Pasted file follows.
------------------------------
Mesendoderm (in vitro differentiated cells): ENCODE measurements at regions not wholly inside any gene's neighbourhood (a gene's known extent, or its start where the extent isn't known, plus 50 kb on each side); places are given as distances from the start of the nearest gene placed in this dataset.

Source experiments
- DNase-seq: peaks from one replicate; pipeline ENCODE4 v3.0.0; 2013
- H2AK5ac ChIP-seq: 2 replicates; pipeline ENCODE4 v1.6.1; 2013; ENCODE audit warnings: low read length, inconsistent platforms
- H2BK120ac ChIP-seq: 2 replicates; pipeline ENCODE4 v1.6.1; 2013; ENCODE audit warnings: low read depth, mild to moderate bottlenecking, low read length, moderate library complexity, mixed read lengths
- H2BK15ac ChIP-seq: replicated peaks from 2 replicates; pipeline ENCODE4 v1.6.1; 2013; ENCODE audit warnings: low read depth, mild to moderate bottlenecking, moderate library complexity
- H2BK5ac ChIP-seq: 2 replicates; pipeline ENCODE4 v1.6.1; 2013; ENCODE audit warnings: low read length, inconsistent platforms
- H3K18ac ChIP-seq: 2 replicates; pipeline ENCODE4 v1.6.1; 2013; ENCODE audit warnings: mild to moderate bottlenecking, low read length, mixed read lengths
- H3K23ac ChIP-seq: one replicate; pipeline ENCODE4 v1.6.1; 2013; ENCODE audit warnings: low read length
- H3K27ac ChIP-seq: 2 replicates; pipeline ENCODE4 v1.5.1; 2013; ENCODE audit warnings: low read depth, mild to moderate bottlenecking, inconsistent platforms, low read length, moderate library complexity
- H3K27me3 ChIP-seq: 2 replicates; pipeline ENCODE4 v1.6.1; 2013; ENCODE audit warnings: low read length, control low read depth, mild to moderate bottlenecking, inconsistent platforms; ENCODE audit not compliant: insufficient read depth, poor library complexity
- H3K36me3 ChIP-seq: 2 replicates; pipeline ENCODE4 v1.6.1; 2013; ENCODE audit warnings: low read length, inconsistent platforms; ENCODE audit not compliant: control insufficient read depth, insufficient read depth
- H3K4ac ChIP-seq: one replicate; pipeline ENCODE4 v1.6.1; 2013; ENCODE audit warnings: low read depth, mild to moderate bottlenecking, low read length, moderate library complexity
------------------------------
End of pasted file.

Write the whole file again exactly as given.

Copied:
Mesendoderm (in vitro differentiated cells): ENCODE measurements at regions not wholly inside any gene's neighbourhood (a gene's known extent, or its start where the extent isn't known, plus 50 kb on each side); places are given as distances from the start of the nearest gene placed in this dataset.

Source experiments
- DNase-seq: peaks from one replicate; pipeline ENCODE4 v3.0.0; 2013
- H2AK5ac ChIP-seq: 2 replicates; pipeline ENCODE4 v1.6.1; 2013; ENCODE audit warnings: low read length, inconsistent platforms
- H2BK120ac ChIP-seq: 2 replicates; pipeline ENCODE4 v1.6.1; 2013; ENCODE audit warnings: low read depth, mild to moderate bottlenecking, low read length, moderate library complexity, mixed read lengths
- H2BK15ac ChIP-seq: replicated peaks from 2 replicates; pipeline ENCODE4 v1.6.1; 2013; ENCODE audit warnings: low read depth, mild to moderate bottlenecking, moderate library complexity
- H2BK5ac ChIP-seq: 2 replicates; pipeline ENCODE4 v1.6.1; 2013; ENCODE audit warnings: low read length, inconsistent platforms
- H3K18ac ChIP-seq: 2 replicates; pipeline ENCODE4 v1.6.1; 2013; ENCODE audit warnings: mild to moderate bottlenecking, low read length, mixed read lengths
- H3K23ac ChIP-seq: one replicate; pipeline ENCODE4 v1.6.1; 2013; ENCODE audit warnings: low read length
- H3K27ac ChIP-seq: 2 replicates; pipeline ENCODE4 v1.5.1; 2013; ENCODE audit warnings: low read depth, mild to moderate bottlenecking, inconsistent platforms, low read length, moderate library complexity
- H3K27me3 ChIP-seq: 2 replicates; pipeline ENCODE4 v1.6.1; 2013; ENCODE audit warnings: low read length, control low read depth, mild to moderate bottlenecking, inconsistent platforms; ENCODE audit not compliant: insufficient read depth, poor library complexity
- H3K36me3 ChIP-seq: 2 replicates; pipeline ENCODE4 v1.6.1; 2013; ENCODE audit warnings: low read length, inconsistent platforms; ENCODE audit not compliant: control insufficient read depth, insufficient read depth
- H3K4ac ChIP-seq: one replicate; pipeline ENCODE4 v1.6.1; 2013; ENCODE audit warnings: low read depth, mild to moderate bottlenecking, low read length, moderate library complexity